In all these situations you have to determine your political priorities. I call myself a family-first social conservative. For me, protecting the family is my number one priority. Limited government is number two. And then probably fiscal issues are number three. And I still consider myself a fiscal conservative. But I'm willing to allow my views on economics to yield and bend to my prioritization of the family. We need to be clear about the principles guiding our thinking so we can have these discussions What we should focus on is a right motive and a right conclusion: to love our neighbor and see our neighbor protected in law. There are just going to be some determinations and differences on how to do that.

JD: So, what advice would you give to business leaders as they navigate these waters?

WG: Well, I'm not sure I know all the answers to this. I'm sure I don't know all the answers, Jason. But I think the Christian business owner probably should not give moral approval to something that the Bible doesn't approve of. I imagine Christian business owners face that challenge regularly, with Pride Month, and now they surely will with abortion.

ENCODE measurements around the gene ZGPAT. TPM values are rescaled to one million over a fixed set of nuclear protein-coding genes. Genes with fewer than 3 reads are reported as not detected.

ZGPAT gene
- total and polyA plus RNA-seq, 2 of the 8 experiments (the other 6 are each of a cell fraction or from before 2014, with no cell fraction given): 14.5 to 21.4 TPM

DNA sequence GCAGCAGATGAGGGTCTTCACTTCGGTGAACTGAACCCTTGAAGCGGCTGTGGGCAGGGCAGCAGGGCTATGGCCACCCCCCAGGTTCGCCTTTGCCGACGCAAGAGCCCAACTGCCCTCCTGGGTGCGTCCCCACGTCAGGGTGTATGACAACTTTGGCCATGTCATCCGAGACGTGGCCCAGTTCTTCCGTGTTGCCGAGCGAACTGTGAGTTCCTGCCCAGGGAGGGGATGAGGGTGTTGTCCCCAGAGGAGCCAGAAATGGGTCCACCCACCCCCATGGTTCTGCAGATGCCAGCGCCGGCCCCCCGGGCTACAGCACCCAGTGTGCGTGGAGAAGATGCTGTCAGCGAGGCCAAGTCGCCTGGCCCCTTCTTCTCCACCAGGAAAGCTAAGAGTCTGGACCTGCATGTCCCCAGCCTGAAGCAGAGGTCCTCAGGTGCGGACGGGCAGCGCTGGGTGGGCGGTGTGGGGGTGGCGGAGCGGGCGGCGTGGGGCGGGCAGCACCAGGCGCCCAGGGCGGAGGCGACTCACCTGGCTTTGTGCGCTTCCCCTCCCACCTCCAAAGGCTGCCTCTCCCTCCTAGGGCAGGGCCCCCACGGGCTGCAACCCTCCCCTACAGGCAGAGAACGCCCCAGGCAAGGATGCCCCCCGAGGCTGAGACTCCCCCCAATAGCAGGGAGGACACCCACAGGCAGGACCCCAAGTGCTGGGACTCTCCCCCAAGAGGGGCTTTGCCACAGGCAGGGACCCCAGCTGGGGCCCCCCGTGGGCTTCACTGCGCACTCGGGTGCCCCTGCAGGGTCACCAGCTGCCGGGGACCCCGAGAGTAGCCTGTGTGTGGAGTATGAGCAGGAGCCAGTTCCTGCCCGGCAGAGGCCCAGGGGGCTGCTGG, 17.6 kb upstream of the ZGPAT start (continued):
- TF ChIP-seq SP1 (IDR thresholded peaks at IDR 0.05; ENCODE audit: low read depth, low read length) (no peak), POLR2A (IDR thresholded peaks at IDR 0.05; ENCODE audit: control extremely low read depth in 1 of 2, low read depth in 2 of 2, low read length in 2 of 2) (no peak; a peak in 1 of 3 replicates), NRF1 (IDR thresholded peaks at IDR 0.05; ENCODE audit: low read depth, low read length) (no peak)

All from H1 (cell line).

AW: I think we want to establish some baseline principles. I think Christian business owners need to be attentive in not participating in any direct or indirect cooperation with their employees obtaining abortions. Pastors will be on the front line of this, counseling business leaders in your church that we shouldn't be facilitating access to abortion. That's just a basic moral principle. So, for example, there’s some debate about whether or not you would discipline someone in your church who is running a payday loan company, because that preys on the poor. We need to determine if we are business leaders first or a Christians first. Which speaks to the issue of the difficulties Christians will face in corporate life. As local churches, we’ll need to think through ideas like benevolence funds for Christians in corporate workspaces that can't persist in their jobs. What are you going to do when a member of your church loses their job over a cultural issue that a Christian cannot, in good conscience, go along with? We're going to have to prepare for more burden sharing. We've got to be thinking forward about that.

JD: Well, and that certainly wouldn’t be the first time the church has faced situations like that. Let’s end with your succinct responses to two common slogans you’ll likely hear. First is “my body, my choice.” What’s the Christian response to that?

WG: What about the body of the child within you? Do you have the right to take the life of another?